The past weekend I was down in Ruhpolding, Germany, to cover the Biathlon World Cup. This was my first sporting event working with my new Nikon Z9 camera so I finally got to test the camera in real action.
Overall I’m super happy with the camera, the autofocus is just amazing when it comes to 3D tracking athletes. Also the image quality is super great, even at higher ISOs. The 45Mp resolution allowing you to really crop in close on the action if needed.
Anyway, the most exciting test was the one I did with the 120 frames per second mode. The Nikon Z9 can shoot 11Mp jpegs stills at 120 fps. So I thought that maybe the Nikon Z9 can catch a bullet as it leaves the rifle. The bullet from a Biathlon rifle has a speed of roughly 350 m/s or ~1 235 km/h (~767 mph), so it isn’t the easiest thing to photograph But since the Nikon Z9 can go all the way down in exposure time to 1/32 000 second I thought that it might work.
I did some test and could see that it actually could be possible. First I tried to get the rhythm of the athlete (Hanna Öberg, Sweden) shooting since I didn’t want to hold the shutter release button down too long. At 120 fps you get lots of photos to look for a bullet in.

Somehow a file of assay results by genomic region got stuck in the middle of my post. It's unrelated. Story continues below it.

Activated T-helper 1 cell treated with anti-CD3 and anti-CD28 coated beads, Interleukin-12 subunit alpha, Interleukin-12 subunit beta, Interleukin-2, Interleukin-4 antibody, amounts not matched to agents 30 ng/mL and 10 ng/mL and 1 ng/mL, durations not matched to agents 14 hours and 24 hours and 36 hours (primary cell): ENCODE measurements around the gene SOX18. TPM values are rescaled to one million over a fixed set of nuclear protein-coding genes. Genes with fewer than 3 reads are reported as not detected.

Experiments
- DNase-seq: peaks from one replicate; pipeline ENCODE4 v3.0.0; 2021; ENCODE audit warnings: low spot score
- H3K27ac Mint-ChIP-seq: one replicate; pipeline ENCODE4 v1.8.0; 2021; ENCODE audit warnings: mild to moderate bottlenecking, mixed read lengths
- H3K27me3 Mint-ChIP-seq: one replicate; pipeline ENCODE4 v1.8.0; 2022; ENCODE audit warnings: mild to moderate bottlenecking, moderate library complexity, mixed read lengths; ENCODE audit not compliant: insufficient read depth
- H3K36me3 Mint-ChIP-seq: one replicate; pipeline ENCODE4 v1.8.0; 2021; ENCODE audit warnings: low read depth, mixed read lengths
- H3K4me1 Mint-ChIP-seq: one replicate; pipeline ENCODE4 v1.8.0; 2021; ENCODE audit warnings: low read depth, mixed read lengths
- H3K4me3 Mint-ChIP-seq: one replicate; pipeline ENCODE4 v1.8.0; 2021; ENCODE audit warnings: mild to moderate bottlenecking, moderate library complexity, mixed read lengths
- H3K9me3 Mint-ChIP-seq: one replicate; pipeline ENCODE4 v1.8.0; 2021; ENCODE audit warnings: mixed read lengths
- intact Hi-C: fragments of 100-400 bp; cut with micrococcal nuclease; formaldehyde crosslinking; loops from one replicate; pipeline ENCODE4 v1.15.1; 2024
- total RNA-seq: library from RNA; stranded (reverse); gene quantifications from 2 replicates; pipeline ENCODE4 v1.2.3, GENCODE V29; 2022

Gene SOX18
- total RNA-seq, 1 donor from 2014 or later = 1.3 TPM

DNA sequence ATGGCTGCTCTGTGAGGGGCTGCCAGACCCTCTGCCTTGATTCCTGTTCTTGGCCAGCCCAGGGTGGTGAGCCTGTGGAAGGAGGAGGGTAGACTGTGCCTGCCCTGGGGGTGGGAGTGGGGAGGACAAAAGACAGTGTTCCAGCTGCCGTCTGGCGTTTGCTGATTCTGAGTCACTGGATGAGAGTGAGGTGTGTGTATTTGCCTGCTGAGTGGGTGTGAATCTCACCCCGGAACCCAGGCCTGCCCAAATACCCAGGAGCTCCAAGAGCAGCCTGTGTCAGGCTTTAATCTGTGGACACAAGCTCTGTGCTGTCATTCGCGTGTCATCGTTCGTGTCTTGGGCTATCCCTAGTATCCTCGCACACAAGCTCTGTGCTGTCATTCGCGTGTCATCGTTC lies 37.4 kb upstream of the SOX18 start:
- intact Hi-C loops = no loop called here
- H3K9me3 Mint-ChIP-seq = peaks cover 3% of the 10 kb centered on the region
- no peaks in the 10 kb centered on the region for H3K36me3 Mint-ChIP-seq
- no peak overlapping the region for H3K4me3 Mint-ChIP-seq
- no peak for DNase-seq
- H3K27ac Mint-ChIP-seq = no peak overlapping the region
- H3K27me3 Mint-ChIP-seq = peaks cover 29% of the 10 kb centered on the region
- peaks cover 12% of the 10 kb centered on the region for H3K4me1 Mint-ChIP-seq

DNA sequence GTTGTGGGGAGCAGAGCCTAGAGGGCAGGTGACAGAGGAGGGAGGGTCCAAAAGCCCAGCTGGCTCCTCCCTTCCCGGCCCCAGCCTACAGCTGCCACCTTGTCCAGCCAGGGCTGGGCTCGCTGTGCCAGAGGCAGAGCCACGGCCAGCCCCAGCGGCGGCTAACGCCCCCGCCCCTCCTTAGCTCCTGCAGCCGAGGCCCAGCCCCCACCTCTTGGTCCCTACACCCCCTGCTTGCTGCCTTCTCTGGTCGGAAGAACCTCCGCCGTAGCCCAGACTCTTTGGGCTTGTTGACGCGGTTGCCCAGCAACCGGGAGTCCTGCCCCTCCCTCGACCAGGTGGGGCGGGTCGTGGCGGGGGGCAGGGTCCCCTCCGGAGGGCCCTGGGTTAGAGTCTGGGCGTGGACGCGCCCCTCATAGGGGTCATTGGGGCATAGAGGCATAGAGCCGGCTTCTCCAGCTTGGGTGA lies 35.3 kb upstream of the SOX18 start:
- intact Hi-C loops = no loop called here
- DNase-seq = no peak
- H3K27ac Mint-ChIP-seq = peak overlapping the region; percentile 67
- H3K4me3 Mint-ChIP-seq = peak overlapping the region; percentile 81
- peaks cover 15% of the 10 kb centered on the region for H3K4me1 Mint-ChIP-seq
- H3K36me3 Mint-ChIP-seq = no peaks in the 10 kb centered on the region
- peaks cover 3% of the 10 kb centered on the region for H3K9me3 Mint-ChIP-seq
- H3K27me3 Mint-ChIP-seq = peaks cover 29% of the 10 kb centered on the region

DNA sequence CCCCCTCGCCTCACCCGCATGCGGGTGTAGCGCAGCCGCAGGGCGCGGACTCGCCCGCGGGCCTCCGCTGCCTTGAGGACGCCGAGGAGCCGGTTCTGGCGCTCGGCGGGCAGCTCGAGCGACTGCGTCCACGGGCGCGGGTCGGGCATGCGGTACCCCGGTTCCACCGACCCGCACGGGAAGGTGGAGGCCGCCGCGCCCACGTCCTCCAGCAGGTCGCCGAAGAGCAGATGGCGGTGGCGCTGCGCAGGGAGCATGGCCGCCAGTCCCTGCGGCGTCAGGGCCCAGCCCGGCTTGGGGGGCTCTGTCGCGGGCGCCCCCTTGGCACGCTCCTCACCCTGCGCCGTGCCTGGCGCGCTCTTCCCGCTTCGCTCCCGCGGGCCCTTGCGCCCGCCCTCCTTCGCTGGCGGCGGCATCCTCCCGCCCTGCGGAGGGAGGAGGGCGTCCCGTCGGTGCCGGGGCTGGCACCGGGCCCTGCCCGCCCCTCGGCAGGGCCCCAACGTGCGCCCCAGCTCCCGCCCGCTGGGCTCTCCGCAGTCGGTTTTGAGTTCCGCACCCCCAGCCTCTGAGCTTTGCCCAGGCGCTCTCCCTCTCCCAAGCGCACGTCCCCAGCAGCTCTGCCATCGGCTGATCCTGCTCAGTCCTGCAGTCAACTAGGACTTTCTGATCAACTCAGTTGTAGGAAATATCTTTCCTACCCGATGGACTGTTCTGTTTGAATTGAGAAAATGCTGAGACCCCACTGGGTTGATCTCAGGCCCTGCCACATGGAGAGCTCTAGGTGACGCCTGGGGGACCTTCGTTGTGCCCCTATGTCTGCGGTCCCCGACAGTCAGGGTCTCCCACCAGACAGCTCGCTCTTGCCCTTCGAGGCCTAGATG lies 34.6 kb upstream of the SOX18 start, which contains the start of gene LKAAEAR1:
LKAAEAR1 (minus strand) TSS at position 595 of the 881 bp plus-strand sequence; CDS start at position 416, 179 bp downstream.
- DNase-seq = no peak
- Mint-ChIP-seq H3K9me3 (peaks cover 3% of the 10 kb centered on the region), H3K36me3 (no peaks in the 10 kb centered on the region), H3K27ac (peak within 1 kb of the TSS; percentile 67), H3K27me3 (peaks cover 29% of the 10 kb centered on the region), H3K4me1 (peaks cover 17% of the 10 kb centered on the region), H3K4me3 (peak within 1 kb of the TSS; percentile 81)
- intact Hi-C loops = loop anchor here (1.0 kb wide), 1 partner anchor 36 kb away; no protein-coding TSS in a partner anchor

After a few tries I finally got the rhythm right and started to get bullet shots. Then I could start working on composition and getting a cleaner exposure.
In this photo you can see the bullet just when it left the rifle. It was taken using the Nikon Z9 and a FTZ-adapter with the Nikon AF-S 300mm f/4E PF ED VR lens. The exposure time was 1/32 000 sec. at ISO 8000 f/4.
In this second photo, the frame taken after the previous one, you can see the smoke leaving the barrel of the rifle.
To sum things up, it quite amazing what cameras of today are capable of. Catching a bullet is quite an achievement and something you needed specialized high speed cameras to do not that long ago.